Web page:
The first remains were uncovered in 1931 in southern Montana near the town of Bridger. The team leader, paleontologist Barnum Brown, was primarily concerned with excavating and preparing the remains of the ornithopod dinosaur Tenontosaurus, but in his field report from the dig site to the American Museum of Natural History, he reported the discovery of a small carnivorous dinosaur close to a Tenontosaurus skeleton, "but encased in lime difficult to prepare." He informally called the animal "Daptosaurus" and made preparations for describing it and having the skeleton put on display, but never finished this work. Brown brought back from the Cloverly Formation the skeleton of a smaller theropod with seemingly oversized teeth that he informally named "Megadontosaurus". John Ostrom, reviewing this material decades later, realized that the teeth came from Deinonychus, but the skeleton came from a completely different animal. He named this skeleton Microvenator.
A little more than thirty years later, in August of 1964, paleontologists John Ostrom and Grant E. Meyer analyzed Brown's "Daptosaurus" in detail and published their findings in 1969, giving the remains the new name of Deinonychus antirrhopus. "antirrhopus" means "counterbalancing" and refers to the animal's stiff tail's likely purpose. Expeditions during the following two summers uncovered more than 1000 bones, among which were at least three individuals. Since the association between the various recovered bones was weak, making the exact number of individual animals represented impossible to determine properly, the type specimen of Deinonychus was restricted to the complete left foot and partial right foot that definitely belonged to the same individual. The remaining specimens were catalogued in fifty separate entries at Yale's Peabody Museum of Natural History.
A skeleton of Deinonychus including bones from the original (and most complete) specimen can be seen on display at the American Museum of Natural History, with another specimen on display at the Museum of Comparative Zoology at Harvard University. The American Museum and Harvard specimens are from a different locality than the Yale specimens.
Following Ostrom's description of the original specimen uncovered by Brown, several small blocks of lime-encased material remained unprepared in storage at the American Museum. These consisted mostly of isolated bones and bone fragments, including the original matrix, or surrounding rock in which the specimens were initially buried. An examination of these unprepared blocks by Gerald Grellet-Tinner and Peter Makovicky in 2000 revealed an interesting, overlooked feature. Several long, thin bones identified on the blocks as ossified tendons (structures which helped stiffen the tail of Deinonychus) turned out to actually represent gastralia (abdominal ribs). More significantly, a large number of previously unnoticed fossilized eggshells were discovered in the rock matrix which had surrounded the original Deinonychus specimen.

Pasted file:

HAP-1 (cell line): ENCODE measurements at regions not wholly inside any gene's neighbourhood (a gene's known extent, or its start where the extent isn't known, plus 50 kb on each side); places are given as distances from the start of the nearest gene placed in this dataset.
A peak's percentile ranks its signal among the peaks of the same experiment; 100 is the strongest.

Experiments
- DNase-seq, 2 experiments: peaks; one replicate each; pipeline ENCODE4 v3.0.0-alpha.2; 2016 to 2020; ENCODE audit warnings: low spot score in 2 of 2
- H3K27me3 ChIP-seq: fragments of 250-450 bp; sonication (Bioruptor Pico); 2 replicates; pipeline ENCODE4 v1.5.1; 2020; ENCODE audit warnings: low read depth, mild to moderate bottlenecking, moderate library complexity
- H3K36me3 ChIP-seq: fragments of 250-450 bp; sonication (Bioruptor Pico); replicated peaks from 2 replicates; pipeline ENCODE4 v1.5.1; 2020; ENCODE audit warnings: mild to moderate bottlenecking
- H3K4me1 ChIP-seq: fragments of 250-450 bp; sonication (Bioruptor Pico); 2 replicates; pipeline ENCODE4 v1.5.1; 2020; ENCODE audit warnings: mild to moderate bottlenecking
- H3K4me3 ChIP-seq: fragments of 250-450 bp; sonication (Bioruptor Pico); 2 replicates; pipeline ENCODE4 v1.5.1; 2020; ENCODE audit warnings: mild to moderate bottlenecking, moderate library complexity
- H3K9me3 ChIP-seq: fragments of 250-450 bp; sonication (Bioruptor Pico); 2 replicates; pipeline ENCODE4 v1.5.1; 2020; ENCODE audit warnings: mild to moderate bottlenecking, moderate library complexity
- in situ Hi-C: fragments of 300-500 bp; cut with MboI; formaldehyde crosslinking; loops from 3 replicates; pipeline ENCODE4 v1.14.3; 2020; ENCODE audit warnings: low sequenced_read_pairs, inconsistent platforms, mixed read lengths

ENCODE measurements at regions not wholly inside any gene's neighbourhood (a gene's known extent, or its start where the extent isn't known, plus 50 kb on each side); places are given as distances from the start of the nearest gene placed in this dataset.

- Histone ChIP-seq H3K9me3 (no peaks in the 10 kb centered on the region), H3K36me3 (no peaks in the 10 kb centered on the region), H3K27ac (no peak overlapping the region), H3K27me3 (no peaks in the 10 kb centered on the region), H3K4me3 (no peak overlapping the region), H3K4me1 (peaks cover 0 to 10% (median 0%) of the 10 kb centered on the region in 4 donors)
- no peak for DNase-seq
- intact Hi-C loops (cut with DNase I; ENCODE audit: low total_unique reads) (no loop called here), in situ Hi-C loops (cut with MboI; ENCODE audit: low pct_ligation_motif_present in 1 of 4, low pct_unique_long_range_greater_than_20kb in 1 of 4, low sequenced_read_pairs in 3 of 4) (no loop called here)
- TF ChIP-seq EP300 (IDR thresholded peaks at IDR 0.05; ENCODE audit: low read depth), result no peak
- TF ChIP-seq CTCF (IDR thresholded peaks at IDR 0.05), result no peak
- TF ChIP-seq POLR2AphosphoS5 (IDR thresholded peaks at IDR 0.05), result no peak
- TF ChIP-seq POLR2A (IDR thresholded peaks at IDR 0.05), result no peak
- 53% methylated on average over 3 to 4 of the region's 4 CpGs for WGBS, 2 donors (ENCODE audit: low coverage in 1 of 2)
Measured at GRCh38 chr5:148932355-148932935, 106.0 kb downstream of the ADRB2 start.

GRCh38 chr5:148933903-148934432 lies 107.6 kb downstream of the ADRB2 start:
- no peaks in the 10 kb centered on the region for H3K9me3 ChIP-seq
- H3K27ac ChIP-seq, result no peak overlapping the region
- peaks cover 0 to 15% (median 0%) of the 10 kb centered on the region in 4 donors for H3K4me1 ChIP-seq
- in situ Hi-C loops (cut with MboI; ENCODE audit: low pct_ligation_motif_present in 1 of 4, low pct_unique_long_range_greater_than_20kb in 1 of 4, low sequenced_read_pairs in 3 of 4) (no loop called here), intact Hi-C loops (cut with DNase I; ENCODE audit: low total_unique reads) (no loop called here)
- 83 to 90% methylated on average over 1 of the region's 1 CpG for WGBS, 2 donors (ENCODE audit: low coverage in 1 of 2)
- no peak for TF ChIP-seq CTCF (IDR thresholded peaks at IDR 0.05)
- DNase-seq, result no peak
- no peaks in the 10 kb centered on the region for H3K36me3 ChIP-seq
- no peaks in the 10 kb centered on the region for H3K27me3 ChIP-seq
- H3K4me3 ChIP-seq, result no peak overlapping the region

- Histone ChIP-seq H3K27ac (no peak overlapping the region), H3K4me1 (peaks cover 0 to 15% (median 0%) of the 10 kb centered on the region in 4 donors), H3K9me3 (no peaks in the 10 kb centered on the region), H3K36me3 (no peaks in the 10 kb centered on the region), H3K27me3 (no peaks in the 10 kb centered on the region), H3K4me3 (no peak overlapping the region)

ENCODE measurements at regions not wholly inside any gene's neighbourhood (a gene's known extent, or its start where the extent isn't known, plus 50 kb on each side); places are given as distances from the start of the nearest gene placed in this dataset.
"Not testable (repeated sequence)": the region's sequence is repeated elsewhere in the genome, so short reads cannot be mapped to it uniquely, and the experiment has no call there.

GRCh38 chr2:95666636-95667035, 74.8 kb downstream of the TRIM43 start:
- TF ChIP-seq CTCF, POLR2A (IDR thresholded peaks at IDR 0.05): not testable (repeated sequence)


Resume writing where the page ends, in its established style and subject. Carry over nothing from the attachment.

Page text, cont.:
In a subsequent, more detailed report on the eggshells, Grellet-Tinner and Makovicky concluded that the egg almost certainly belonged to Deinonychus, representing the first dromaeosaurid egg to be identified. Moreover, the external surface of one eggshell was found in close contact with the gastralia suggesting that Deinonychus might have brooded its eggs. This implies that Deinonychus used body heat transfer as a mechanism for egg incubation, and indicates an endothermy similar to modern birds. Further study by Gregory Erickson and colleagues finds that this individual was 13 or 14 years old at death and its growth had plateaued. Unlike other theropods in their study of specimens found associated with eggs or nests, it had finished growing at the time of its death.
The description in 1969 by Ostrom of Deinonychus has been described as the most important single discovery of dinosaur paleontology in the mid 20th century. The discovery of this clearly active, agile predator did much to change the scientific (and popular) conception of dinosaurs and opened the door to speculation that dinosaurs may have been warm-blooded. This development has been termed the Dinosaur renaissance. Several years later, Ostrom noted similarities between the forefeet of Deinonychus and that of birds, which observation led him to revive the hypothesis that birds are descended from dinosaurs. Thirty years later, this idea is almost universally accepted.